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Breaking down gender stereotypes, one brick at a time /

Female construction workers in Nepal striving in a male dominated industry

Child, Gender and Disability friendly toilets and accessible hand washing stations at a school in Accham district, Nepal

Many females in Nepal are defying traditional roles of women being limited to household chores and are taking up jobs in the male dominated construction industry to retrofit school buildings to be more resilient against earthquakes.

Following the devastating 2015 earthquake, nearly 8,000 schools had buildings that were destroyed or damaged so heavily they were no longer usable. Experts warn that future disasters are a question of when, not if, and preparing for major earthquakes across the region is vital for future schooling of Nepalese children.

Dhansara Subedi

Dhansara Subedi has become a labourer in her home district of Achham, where she works on the reconstruction of her daughters’ school. Dhansara contributes to all the same manual tasks expected of men working on the site. On a daily basis, she carries loads of bricks, stones, and metal rebar, as well as mixing cement and hammering in nails by hand.

She is employed under the UKAID Safer Schools Programme (NSSP), managed by the not-for-profit international development agency, Crown Agents. This programme works with local municipalities to identify and actively encourage female employees as well as local residents from marginalised social groups to ready schools for when future disasters strike.

Dhansara is just one of 118 women on NSSP that not only reconstructs over 200 school buildings in four Nepalese districts, but installs preparedness systems, such as school emergency drills and evacuation plans to minimize destruction in the event of an earthquake, or other frequent disasters such as landslides, flooding, and wildfires.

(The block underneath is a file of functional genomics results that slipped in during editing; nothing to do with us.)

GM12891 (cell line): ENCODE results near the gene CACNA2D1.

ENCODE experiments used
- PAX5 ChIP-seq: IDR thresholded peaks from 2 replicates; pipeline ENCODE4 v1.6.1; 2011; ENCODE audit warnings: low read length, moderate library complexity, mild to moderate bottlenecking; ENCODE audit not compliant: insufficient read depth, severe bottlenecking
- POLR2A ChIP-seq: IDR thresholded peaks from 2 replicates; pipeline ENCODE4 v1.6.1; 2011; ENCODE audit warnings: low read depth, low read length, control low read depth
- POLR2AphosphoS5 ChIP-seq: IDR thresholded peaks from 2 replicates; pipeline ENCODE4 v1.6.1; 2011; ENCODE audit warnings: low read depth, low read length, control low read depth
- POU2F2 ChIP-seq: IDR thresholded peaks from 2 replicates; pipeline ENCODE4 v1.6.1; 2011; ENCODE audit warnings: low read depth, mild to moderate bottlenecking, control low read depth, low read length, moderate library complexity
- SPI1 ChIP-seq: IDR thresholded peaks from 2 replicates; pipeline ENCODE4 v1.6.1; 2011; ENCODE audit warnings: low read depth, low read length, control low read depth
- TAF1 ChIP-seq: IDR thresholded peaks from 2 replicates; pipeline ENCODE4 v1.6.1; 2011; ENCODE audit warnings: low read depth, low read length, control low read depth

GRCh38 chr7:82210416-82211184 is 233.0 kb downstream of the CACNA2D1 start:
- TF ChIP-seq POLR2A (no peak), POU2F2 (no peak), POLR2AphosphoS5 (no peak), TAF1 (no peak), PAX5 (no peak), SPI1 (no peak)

The recent outbreak of COVID-19 has hugely impacted the daily construction activities of Dhansara and her project team. School classes were suspended for more than half a year in Achham, and the labourers grappled with questions of how to safely continue building in light of the rapidly spreading virus.

“We knew people’s livelihoods would be hit hard,” says Leela Mulukutla, Crown Agents’ project team leader. “We wanted to make sure that whenever possible our activities continued to support families that needed income the most. Hiring women is especially important, as they are being hit the hardest by unemployment and the economic fallout of the pandemic. Ensuring women in households have their own earnings is one of the best ways to make sure families’ basic needs are met during this difficult time.”

To safely continue work, NSSP was rapid to procure personal protective equipment for the labourers as well as apply social distancing measures and run temperature checks for all on site staff. Building plans were also adapted to include extra handwashing stations and toilet facilities at the schools to encourage handwashing and hygiene practices, minimizing the transmission risks once classes resumed.

New payment methods were also considered. While cash is most used to pay labourers in Nepal, bank transfers were considered safer during the pandemic. Yet, a rapid survey in August 2020 of NSSP-trained masons showed that less than half owned a bank account. NSSP thus worked with local banks and financial institutions to help onsite workers set them up. For individuals with low levels of literacy, having support to make sure they had the right documentation made the process easier.

In many Nepalese families, men usually handle cash once it arrives into their household, and women do not get a say in how their own earnings are spent. With their own independent accounts set up, Dhasara and many of the women working on NSSP sites are now empowered to make choices on what their construction earnings are spent on. They are also paid equally to men, despite the construction industry tending to pay men higher wages than women.

“With getting payments through the bank, it has also been easier to save,” says Dhansara, “not only does my manual labour contribute to building a future for our youth, I can now put my hard earned money towards my child’s education.”

From Left- Santoshi B.K., Dhansara Subedi and Khema Bogati